Background: Although pain has been identified as an important public health problem among adolescents, few studies have investigated possible protective and risk factors for pain. The main aim of the present study was to investigate associations between prevalence of daily pain, self-efficacy, sleep duration, and symptoms of depression in a representative sample of Norwegian adolescents.
Methods: A comprehensive cross-sectional survey was completed by 12 867 junior high school students and high school students (response rate: 90%) aged 14–19 years. Logistic regression models were adjusted for age, gender, and parental educational level.
Results: We found a high prevalence of daily pain among adolescents, especially among girls (19%) compared with boys (7%). Short sleep duration was associated with increased odds ratios (ORs) of pain in the shoulders/neck (OR 1.3; 95% CI 1.3–2.0) and stomach (1.7; 1.2–2.4). Symptoms of depression were associated with increased ORs for all measured types of daily pain, including head (3.7; 3.0–4.6), shoulders/neck (3.9; 3.1–4.8), joints/muscles (4.3; 3.3–5.6), and stomach (5.5; 4.1–7.4). By contrast, self-efficacy was not associated with any form of daily pain.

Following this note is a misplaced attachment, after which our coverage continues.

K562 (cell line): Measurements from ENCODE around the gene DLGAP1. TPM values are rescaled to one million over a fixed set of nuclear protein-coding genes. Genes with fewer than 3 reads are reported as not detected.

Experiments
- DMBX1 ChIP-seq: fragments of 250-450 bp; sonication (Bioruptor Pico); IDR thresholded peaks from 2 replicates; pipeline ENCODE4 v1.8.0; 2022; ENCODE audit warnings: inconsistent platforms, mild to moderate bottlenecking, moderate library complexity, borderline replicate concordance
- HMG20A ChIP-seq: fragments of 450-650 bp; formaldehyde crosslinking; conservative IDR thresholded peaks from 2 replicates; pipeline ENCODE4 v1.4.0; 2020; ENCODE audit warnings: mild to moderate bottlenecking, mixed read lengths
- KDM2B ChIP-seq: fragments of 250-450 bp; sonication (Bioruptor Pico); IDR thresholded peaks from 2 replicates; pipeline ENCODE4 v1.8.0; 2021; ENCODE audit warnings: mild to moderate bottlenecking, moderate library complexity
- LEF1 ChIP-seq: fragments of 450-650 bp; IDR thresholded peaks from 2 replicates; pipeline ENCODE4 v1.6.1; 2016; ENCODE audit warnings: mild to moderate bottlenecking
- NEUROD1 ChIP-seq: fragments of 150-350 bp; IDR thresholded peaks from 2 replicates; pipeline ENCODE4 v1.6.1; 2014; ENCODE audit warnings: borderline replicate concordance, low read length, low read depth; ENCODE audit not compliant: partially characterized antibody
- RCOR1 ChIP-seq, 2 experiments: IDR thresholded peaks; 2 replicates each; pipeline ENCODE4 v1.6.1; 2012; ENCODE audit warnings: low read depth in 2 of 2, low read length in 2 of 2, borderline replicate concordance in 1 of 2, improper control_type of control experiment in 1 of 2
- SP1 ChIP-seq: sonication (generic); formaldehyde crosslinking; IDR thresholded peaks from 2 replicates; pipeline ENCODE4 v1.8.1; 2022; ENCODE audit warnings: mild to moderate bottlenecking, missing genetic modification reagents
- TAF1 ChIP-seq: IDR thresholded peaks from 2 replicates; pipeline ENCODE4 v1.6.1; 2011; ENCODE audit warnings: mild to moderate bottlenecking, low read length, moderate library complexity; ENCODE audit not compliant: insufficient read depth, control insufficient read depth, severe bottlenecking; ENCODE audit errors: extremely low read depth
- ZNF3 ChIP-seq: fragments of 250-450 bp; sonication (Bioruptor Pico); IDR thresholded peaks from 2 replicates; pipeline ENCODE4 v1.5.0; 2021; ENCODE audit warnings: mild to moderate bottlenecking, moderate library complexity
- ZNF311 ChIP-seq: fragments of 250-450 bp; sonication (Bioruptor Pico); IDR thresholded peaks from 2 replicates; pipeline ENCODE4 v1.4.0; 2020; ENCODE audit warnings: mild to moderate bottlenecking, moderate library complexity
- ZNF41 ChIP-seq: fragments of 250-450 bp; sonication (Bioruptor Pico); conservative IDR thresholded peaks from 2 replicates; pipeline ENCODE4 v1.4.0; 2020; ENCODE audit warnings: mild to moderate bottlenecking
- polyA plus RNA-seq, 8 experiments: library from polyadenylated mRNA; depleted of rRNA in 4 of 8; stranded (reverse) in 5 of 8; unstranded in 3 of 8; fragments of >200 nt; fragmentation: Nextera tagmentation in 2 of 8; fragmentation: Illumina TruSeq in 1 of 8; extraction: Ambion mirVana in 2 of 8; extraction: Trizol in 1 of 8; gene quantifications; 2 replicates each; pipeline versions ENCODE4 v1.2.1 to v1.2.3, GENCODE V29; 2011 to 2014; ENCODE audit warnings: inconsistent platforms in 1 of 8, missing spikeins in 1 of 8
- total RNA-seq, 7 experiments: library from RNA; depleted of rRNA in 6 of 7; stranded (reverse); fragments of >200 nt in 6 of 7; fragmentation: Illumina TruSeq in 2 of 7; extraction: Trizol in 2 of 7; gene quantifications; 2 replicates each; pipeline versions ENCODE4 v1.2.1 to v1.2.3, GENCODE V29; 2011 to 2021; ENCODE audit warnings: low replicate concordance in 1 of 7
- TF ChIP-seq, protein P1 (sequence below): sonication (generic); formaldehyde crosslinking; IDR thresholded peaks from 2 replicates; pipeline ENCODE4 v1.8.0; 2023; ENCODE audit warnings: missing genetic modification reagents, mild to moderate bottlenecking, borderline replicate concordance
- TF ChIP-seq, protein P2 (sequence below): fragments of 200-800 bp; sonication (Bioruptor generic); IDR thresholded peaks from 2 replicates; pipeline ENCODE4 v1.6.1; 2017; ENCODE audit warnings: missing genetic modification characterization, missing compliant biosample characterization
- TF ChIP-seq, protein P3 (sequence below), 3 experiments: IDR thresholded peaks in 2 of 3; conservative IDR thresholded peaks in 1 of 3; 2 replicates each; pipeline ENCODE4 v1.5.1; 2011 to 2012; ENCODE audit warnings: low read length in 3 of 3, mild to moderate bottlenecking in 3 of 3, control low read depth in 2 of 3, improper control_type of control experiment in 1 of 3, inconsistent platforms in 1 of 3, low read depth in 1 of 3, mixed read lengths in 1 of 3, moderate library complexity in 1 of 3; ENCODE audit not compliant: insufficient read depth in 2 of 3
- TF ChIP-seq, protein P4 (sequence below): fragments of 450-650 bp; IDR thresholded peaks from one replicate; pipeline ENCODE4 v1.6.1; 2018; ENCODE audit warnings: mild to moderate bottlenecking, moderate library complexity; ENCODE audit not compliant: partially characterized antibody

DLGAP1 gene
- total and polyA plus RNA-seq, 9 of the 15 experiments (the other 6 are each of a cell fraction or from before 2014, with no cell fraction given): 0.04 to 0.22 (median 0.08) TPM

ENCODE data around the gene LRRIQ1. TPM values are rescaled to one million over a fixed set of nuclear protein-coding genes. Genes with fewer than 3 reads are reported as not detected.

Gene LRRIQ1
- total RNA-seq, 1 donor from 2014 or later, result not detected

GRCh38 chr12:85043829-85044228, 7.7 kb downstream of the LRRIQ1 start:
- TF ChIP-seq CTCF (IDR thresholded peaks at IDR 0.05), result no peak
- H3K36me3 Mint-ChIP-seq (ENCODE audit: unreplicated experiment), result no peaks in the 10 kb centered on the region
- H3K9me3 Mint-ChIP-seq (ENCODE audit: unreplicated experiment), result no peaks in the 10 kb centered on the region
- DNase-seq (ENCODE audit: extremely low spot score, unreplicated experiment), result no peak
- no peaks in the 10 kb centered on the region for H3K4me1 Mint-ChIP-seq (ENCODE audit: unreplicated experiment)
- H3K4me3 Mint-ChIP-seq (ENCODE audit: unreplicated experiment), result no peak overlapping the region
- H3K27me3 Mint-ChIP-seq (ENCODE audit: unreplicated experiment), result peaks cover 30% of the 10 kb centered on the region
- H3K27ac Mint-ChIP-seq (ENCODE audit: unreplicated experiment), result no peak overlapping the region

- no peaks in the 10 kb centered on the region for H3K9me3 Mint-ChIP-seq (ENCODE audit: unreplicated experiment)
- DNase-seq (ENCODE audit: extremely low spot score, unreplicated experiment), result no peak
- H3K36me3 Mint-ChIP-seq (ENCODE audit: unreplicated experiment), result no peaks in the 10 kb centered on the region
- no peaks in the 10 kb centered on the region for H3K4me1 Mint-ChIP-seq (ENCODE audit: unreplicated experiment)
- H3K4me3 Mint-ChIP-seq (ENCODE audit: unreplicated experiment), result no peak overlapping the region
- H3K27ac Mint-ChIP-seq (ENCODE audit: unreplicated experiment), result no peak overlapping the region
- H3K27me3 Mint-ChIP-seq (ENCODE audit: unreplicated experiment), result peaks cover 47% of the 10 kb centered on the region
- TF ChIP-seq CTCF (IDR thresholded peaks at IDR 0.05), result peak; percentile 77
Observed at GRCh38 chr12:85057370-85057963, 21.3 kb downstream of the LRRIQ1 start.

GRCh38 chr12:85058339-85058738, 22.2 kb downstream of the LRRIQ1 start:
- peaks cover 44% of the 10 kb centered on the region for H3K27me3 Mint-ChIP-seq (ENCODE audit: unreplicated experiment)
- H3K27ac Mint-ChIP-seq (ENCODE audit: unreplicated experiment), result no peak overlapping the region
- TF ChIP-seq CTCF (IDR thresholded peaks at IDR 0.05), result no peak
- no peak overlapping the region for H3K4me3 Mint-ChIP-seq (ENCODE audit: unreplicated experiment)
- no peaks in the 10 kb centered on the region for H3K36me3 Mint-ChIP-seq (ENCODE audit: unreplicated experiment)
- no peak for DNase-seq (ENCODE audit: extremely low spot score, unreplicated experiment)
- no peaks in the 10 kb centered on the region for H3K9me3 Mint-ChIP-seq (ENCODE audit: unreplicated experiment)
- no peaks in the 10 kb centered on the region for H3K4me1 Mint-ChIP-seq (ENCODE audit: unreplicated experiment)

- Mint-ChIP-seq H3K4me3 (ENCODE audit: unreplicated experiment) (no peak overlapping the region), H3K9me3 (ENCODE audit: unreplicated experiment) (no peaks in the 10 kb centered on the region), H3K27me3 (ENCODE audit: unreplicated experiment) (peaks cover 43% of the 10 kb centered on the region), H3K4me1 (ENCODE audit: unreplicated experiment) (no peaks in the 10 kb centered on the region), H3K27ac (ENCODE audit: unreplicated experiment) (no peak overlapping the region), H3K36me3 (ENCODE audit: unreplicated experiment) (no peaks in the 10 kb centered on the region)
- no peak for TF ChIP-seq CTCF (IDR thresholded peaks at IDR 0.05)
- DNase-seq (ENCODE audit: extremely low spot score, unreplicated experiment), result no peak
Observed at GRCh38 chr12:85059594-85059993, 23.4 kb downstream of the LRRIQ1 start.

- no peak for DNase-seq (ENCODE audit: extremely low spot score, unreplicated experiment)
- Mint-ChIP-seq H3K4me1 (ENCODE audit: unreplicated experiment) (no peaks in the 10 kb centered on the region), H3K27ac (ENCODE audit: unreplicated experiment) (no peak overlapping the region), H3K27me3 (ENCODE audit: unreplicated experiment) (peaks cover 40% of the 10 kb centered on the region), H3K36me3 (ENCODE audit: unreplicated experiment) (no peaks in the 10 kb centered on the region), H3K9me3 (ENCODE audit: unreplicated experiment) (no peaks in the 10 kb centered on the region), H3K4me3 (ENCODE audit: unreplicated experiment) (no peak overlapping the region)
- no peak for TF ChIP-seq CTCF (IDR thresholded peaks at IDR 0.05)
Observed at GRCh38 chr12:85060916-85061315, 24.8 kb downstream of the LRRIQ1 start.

Conclusion: Given the burden of pain, high incidence of pain problems, and strong association between pain and depression and, to some degree, short sleep duration, co-occurring symptoms may be an important area for research in the public health field. The results highlight the importance of early identification and prevention. Longitudinal studies are needed to understand better pain problems and their underlying mechanisms with the aim of developing targeted interventions.